Dr. Levy is Distinguished Professor of Molecular Biology and Microbiology and of Medicine at Tufts University School of Medicine; Director of the Center for Adaptation Genetics and Drug Resistance; and President of the International Alliance for Prudent Use of Antibiotics. He is a past President of the American Society for Microbiology.
Dr. Stuart Levy was one of the first medical researchers to alert the scientific community and the public about the dangerous misuse and over-prescribing of antibiotics. For more than two decades he has raised awareness through his research and professional publications, his testimony before Congress, and his book for the general public, The Antibiotic Paradox.
Despite early warnings about potential antibiotic resistance from scientists who developed penicillin, antibiotics have been over-prescribed since they became available. Because bacteria are able to mutate rapidly to evade the effects of antibiotics, many bacterial diseases and infections now fail to respond to antibiotics. The threat extends to our food because livestock are given antibiotics to ensure rapid growth and weight gain. People ingest the antibiotics through meat. And because livestock waste from industrial farms penetrates soil and water, antibiotic residuals are pervasive in the environment.
Dr. Levy led the discovery of the first energy-dependent antibiotic efflux mechanism and efflux protein (for tetracyclines). He led the first, and perhaps only, prospective farm study showing that feed containing low-dose antibiotics led to the emergence of antibiotic resistance in animals and the farm family. He has published over 300 papers, edited four books and two special journal editions devoted to antibiotic use and resistance. His 1992 book, The Antibiotic Paradox: How Miracle Drugs Are Destroying the Miracle, now in its second edition, has been translated into four languages.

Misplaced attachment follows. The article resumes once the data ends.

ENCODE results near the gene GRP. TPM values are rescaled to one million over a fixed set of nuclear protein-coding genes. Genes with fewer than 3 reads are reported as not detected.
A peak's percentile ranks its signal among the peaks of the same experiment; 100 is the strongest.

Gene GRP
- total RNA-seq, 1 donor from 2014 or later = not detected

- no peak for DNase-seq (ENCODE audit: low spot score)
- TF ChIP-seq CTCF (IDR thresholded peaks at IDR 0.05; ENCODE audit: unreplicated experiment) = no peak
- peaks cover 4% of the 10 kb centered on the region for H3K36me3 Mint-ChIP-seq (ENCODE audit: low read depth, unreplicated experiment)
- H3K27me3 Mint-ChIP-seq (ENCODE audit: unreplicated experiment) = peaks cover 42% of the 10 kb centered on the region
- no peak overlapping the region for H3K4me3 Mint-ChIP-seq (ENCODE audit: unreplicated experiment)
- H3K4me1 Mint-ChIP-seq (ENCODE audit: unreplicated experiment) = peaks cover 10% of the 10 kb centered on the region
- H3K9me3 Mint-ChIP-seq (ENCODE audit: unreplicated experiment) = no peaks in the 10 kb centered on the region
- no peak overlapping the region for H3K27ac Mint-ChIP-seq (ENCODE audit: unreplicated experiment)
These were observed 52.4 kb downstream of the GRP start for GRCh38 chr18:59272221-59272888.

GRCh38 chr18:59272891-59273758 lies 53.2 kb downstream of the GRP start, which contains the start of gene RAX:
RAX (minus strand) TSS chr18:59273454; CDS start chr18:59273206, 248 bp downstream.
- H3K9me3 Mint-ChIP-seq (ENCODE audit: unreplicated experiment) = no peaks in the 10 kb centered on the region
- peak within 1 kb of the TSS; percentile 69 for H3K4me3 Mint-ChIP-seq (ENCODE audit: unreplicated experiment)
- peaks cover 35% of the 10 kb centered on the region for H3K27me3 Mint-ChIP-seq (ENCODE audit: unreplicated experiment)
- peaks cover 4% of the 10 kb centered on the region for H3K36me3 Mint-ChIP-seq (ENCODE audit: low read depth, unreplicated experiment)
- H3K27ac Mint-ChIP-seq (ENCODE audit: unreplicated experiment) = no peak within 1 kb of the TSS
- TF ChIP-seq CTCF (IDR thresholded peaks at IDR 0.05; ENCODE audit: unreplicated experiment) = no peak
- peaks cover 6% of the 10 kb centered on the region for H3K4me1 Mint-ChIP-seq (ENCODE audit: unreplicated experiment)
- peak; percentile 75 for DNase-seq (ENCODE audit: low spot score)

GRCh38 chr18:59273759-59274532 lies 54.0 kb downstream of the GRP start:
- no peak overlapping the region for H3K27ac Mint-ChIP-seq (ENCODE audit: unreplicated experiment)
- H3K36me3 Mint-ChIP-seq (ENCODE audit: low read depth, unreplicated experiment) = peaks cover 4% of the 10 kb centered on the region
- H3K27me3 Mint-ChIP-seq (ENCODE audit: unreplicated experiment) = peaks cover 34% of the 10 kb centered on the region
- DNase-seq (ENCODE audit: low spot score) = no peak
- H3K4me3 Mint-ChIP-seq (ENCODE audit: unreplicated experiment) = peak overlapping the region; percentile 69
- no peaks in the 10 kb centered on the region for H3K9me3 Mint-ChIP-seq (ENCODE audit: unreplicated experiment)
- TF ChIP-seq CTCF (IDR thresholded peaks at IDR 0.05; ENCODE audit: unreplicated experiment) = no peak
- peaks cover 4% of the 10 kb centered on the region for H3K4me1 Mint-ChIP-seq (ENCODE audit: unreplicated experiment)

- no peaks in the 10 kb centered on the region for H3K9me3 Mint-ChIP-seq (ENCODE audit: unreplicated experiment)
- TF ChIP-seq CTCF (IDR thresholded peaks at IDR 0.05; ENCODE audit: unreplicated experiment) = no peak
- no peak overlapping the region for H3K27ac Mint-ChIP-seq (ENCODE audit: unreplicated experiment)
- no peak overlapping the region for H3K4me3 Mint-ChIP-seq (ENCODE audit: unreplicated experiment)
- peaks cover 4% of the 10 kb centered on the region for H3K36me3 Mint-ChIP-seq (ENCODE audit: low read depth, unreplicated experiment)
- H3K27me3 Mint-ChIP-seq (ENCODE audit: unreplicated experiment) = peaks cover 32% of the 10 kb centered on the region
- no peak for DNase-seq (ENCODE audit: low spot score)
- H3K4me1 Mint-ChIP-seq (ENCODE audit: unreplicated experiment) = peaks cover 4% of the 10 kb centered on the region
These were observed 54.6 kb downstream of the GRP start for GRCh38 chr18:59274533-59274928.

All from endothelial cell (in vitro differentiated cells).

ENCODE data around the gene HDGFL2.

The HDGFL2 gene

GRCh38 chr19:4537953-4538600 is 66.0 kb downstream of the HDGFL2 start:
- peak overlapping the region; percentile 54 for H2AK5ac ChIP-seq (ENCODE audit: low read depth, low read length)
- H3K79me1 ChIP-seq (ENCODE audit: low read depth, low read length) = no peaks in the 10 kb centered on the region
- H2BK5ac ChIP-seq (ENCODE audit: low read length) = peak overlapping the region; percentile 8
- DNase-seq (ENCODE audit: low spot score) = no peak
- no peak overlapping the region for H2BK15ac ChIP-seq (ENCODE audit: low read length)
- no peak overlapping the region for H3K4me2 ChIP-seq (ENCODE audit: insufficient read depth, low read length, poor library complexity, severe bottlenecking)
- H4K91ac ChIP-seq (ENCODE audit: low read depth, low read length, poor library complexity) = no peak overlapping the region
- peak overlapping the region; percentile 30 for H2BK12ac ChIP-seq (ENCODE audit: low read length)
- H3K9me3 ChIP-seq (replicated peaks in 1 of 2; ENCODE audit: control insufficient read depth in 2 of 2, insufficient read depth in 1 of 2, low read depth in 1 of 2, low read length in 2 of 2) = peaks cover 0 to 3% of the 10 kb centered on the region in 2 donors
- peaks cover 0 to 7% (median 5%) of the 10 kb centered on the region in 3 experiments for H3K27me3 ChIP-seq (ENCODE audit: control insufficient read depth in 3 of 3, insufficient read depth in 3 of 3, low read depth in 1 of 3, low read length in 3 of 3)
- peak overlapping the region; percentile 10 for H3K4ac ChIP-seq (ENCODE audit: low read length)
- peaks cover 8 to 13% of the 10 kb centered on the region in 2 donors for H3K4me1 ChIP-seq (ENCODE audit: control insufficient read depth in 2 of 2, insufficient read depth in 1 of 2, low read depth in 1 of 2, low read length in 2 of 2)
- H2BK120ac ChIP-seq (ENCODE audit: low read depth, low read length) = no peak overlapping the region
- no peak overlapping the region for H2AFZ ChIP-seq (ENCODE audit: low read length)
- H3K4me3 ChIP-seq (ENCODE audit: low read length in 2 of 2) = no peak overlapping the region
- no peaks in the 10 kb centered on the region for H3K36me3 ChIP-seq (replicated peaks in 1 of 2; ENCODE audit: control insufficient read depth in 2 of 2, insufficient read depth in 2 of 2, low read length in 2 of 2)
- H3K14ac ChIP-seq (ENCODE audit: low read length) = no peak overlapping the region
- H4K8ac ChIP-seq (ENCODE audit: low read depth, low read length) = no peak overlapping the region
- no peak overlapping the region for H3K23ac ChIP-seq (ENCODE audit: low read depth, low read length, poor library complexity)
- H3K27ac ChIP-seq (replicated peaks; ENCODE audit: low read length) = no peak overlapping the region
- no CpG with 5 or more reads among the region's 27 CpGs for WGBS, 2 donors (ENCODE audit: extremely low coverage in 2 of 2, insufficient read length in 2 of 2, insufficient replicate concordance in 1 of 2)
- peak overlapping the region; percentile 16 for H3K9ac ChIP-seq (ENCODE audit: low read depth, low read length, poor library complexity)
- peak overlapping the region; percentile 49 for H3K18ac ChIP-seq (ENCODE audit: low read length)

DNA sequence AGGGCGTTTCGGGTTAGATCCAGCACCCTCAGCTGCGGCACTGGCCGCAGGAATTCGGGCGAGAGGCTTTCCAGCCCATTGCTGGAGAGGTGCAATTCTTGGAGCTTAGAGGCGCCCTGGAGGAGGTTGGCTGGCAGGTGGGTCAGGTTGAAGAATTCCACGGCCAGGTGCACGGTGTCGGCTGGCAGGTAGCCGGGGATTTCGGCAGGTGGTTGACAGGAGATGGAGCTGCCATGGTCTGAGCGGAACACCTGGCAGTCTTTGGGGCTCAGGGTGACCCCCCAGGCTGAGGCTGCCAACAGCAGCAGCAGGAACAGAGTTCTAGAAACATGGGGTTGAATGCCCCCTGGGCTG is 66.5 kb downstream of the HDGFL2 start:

Dr. Levy received his medical degree from the University of Pennsylvania, completed his residency at Mt. Sinai Hospital in New York and performed postdoctoral research at the National Institutes of Health. He is a Fellow of the American College of Physicians, Infectious Disease Society of America, the American Academy of Microbiology and the Association for the Advancement of Science. He was Chairperson of the U.S. Fogarty Center study of “Antibiotic use and resistance worldwide” and helped write the U.S. Office of Technology Assessment report on antibiotic resistant bacteria. He consults for international and national organizations including the World Health Organization, the U.S. National Academy of Sciences and Institute of Medicine, the U.S. FDA and U.S. EPA. In 1995 he received the Hoechst-Roussel Award for esteemed research in antimicrobial chemotherapy from the American Society for Microbiology and has been awarded honorary degrees from Wesleyan and Des Moines Universities.